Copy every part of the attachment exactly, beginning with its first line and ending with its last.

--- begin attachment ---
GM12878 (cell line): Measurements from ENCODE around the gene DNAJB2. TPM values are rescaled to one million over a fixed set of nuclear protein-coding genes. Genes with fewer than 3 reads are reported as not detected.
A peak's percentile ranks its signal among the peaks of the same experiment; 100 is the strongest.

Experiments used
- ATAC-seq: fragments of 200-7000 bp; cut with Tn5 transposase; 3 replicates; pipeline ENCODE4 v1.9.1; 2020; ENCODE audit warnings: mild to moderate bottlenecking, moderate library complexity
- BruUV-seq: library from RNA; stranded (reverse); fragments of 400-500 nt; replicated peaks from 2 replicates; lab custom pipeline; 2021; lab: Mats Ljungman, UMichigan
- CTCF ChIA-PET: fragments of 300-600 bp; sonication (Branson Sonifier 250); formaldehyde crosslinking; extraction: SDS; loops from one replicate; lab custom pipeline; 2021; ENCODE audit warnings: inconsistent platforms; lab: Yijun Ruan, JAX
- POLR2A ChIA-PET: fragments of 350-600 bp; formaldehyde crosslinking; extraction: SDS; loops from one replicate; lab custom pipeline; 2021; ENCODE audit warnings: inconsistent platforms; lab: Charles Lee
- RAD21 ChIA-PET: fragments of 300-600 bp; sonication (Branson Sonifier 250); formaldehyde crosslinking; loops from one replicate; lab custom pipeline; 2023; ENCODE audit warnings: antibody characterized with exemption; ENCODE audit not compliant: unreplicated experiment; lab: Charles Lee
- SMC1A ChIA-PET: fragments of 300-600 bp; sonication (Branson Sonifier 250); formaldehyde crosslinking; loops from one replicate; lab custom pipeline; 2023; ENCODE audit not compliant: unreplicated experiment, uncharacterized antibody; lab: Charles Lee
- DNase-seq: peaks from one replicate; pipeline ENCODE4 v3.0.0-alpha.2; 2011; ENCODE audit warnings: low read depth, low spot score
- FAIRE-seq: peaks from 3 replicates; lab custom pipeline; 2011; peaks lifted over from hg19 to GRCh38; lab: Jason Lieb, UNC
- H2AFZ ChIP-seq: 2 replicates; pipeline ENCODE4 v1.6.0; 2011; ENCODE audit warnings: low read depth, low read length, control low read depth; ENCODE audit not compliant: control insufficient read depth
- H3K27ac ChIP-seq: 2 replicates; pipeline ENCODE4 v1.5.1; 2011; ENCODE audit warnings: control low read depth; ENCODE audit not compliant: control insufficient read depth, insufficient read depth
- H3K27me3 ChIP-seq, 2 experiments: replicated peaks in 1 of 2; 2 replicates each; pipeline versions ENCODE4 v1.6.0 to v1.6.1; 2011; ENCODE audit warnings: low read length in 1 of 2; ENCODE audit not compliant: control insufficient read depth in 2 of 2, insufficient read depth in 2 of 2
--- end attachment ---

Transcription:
GM12878 (cell line): Measurements from ENCODE around the gene DNAJB2. TPM values are rescaled to one million over a fixed set of nuclear protein-coding genes. Genes with fewer than 3 reads are reported as not detected.
A peak's percentile ranks its signal among the peaks of the same experiment; 100 is the strongest.

Experiments used
- ATAC-seq: fragments of 200-7000 bp; cut with Tn5 transposase; 3 replicates; pipeline ENCODE4 v1.9.1; 2020; ENCODE audit warnings: mild to moderate bottlenecking, moderate library complexity
- BruUV-seq: library from RNA; stranded (reverse); fragments of 400-500 nt; replicated peaks from 2 replicates; lab custom pipeline; 2021; lab: Mats Ljungman, UMichigan
- CTCF ChIA-PET: fragments of 300-600 bp; sonication (Branson Sonifier 250); formaldehyde crosslinking; extraction: SDS; loops from one replicate; lab custom pipeline; 2021; ENCODE audit warnings: inconsistent platforms; lab: Yijun Ruan, JAX
- POLR2A ChIA-PET: fragments of 350-600 bp; formaldehyde crosslinking; extraction: SDS; loops from one replicate; lab custom pipeline; 2021; ENCODE audit warnings: inconsistent platforms; lab: Charles Lee
- RAD21 ChIA-PET: fragments of 300-600 bp; sonication (Branson Sonifier 250); formaldehyde crosslinking; loops from one replicate; lab custom pipeline; 2023; ENCODE audit warnings: antibody characterized with exemption; ENCODE audit not compliant: unreplicated experiment; lab: Charles Lee
- SMC1A ChIA-PET: fragments of 300-600 bp; sonication (Branson Sonifier 250); formaldehyde crosslinking; loops from one replicate; lab custom pipeline; 2023; ENCODE audit not compliant: unreplicated experiment, uncharacterized antibody; lab: Charles Lee
- DNase-seq: peaks from one replicate; pipeline ENCODE4 v3.0.0-alpha.2; 2011; ENCODE audit warnings: low read depth, low spot score
- FAIRE-seq: peaks from 3 replicates; lab custom pipeline; 2011; peaks lifted over from hg19 to GRCh38; lab: Jason Lieb, UNC
- H2AFZ ChIP-seq: 2 replicates; pipeline ENCODE4 v1.6.0; 2011; ENCODE audit warnings: low read depth, low read length, control low read depth; ENCODE audit not compliant: control insufficient read depth
- H3K27ac ChIP-seq: 2 replicates; pipeline ENCODE4 v1.5.1; 2011; ENCODE audit warnings: control low read depth; ENCODE audit not compliant: control insufficient read depth, insufficient read depth
- H3K27me3 ChIP-seq, 2 experiments: replicated peaks in 1 of 2; 2 replicates each; pipeline versions ENCODE4 v1.6.0 to v1.6.1; 2011; ENCODE audit warnings: low read length in 1 of 2; ENCODE audit not compliant: control insufficient read depth in 2 of 2, insufficient read depth in 2 of 2